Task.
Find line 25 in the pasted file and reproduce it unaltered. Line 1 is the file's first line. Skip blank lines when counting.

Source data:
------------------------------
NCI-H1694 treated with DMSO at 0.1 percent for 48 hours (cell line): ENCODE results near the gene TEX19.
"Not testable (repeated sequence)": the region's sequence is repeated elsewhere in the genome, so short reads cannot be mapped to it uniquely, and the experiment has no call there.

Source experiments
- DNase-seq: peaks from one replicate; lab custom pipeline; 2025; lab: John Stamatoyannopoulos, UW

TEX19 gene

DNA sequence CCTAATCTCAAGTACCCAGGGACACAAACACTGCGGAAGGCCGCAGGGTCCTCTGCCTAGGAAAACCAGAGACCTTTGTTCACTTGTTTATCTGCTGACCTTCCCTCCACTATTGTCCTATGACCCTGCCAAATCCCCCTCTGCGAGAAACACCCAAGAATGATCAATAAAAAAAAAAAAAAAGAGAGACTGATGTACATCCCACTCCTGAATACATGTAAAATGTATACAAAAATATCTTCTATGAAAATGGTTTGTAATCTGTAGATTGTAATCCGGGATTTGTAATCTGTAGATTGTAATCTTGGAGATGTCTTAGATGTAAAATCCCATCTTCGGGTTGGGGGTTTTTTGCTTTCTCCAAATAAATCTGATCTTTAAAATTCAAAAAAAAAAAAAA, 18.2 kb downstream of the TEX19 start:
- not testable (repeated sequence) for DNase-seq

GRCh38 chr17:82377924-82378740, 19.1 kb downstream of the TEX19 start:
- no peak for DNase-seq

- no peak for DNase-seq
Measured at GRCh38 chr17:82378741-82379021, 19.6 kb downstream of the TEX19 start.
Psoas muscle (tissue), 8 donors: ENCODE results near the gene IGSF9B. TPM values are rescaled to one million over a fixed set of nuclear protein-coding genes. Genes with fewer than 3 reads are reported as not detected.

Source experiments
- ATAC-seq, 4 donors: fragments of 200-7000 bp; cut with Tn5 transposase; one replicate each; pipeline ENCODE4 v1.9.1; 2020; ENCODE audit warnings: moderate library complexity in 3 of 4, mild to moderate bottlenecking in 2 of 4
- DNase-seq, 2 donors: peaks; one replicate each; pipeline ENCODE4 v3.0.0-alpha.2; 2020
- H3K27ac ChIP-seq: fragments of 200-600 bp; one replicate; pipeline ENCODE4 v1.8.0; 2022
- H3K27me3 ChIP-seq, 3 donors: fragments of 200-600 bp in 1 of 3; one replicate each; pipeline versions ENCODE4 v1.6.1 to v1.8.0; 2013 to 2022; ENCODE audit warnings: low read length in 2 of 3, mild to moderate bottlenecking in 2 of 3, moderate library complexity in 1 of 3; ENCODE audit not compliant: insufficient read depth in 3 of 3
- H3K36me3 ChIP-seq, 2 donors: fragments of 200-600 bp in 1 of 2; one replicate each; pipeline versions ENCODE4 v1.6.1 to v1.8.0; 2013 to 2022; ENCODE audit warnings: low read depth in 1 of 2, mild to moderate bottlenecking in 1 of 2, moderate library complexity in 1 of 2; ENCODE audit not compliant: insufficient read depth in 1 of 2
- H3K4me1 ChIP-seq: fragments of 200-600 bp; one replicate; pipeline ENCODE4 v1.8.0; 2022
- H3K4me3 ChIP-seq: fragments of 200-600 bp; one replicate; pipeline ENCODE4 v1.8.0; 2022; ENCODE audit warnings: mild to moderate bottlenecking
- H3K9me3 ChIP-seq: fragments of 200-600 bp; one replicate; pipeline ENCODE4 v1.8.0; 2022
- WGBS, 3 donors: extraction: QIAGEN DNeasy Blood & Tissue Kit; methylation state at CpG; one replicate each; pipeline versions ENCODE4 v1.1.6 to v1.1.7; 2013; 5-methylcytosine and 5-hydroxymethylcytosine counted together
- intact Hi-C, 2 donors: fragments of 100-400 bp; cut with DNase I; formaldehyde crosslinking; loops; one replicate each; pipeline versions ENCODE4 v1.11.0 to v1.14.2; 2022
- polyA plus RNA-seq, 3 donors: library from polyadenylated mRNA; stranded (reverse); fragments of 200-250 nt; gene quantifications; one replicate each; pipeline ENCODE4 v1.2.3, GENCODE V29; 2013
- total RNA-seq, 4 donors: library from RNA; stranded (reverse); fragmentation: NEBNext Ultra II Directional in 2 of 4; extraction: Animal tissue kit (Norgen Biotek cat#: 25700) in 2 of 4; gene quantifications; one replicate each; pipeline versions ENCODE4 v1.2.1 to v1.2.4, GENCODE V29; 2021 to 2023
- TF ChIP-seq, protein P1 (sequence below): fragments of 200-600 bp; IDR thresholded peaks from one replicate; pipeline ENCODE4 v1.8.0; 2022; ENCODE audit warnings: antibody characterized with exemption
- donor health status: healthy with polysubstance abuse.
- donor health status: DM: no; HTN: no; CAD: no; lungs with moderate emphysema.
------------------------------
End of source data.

- total RNA-seq, 4 donors: library from RNA; stranded (reverse); fragmentation: NEBNext Ultra II Directional in 2 of 4; extraction: Animal tissue kit (Norgen Biotek cat#: 25700) in 2 of 4; gene quantifications; one replicate each; pipeline versions ENCODE4 v1.2.1 to v1.2.4, GENCODE V29; 2021 to 2023